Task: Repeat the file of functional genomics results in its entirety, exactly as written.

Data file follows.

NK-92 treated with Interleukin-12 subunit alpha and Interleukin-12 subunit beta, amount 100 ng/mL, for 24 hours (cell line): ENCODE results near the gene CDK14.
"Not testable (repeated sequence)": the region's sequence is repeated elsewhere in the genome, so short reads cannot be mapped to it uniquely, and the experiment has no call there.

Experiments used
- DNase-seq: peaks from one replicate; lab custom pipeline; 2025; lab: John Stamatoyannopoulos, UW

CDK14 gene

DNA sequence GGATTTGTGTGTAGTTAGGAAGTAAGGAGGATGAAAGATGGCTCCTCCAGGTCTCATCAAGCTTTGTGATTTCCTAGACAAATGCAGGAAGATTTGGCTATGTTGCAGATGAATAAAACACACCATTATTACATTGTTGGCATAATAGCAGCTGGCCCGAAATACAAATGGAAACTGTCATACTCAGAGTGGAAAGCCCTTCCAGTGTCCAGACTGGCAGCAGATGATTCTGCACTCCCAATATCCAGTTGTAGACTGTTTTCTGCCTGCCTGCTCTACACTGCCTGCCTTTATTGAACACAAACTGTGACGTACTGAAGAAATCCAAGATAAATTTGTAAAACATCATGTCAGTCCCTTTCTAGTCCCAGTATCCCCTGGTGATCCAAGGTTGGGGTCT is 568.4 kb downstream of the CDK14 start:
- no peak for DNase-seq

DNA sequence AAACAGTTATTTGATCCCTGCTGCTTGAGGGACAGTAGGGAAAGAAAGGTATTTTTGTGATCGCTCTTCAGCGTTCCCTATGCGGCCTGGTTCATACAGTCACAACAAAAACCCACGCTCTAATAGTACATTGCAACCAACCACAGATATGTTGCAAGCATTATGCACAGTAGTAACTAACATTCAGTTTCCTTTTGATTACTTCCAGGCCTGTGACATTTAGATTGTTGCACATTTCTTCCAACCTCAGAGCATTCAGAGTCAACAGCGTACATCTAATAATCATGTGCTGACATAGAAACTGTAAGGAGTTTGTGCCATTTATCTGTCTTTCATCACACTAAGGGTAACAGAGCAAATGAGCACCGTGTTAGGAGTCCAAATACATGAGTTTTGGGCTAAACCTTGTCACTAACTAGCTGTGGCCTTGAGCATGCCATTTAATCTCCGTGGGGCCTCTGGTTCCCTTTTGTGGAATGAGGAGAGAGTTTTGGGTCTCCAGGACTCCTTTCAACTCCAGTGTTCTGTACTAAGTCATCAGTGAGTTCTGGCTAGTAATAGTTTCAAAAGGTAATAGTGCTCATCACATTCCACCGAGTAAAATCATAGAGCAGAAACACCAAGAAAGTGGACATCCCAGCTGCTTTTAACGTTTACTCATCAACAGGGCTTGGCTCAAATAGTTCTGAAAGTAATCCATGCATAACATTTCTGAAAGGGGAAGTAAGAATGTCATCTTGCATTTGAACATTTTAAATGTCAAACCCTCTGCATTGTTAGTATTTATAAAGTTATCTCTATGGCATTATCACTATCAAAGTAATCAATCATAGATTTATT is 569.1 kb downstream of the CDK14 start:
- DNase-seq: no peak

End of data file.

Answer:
NK-92 treated with Interleukin-12 subunit alpha and Interleukin-12 subunit beta, amount 100 ng/mL, for 24 hours (cell line): ENCODE results near the gene CDK14.
"Not testable (repeated sequence)": the region's sequence is repeated elsewhere in the genome, so short reads cannot be mapped to it uniquely, and the experiment has no call there.

Experiments used
- DNase-seq: peaks from one replicate; lab custom pipeline; 2025; lab: John Stamatoyannopoulos, UW

CDK14 gene

DNA sequence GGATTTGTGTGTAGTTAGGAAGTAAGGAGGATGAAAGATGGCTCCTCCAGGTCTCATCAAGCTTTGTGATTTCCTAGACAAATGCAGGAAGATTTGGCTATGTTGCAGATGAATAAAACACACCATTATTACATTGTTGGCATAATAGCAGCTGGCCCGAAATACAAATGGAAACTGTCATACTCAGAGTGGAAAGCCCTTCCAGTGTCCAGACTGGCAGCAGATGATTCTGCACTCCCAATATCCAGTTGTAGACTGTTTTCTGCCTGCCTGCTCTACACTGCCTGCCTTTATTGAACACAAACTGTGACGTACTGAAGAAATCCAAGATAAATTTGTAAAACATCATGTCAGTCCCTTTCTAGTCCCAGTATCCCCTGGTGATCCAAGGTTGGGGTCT is 568.4 kb downstream of the CDK14 start:
- no peak for DNase-seq

DNA sequence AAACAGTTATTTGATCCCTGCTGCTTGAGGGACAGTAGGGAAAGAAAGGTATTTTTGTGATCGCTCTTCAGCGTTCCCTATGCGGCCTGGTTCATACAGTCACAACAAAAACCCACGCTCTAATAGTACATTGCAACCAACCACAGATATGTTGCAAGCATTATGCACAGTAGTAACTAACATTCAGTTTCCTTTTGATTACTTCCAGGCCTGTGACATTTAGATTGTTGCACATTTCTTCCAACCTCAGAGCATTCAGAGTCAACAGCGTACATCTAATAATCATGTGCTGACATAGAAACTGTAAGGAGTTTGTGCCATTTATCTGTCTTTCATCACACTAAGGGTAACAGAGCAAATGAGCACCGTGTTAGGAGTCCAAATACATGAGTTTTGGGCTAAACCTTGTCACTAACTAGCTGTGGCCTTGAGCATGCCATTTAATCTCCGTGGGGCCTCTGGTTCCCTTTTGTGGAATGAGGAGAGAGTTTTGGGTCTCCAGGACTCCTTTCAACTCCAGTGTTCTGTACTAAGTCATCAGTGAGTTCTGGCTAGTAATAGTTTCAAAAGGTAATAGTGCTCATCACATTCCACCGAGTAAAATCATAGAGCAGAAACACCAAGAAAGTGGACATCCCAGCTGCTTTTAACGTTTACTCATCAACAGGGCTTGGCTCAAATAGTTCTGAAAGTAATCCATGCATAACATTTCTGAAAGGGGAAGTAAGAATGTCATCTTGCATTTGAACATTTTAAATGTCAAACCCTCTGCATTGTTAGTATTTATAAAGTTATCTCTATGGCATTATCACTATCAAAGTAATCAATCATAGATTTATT is 569.1 kb downstream of the CDK14 start:
- DNase-seq: no peak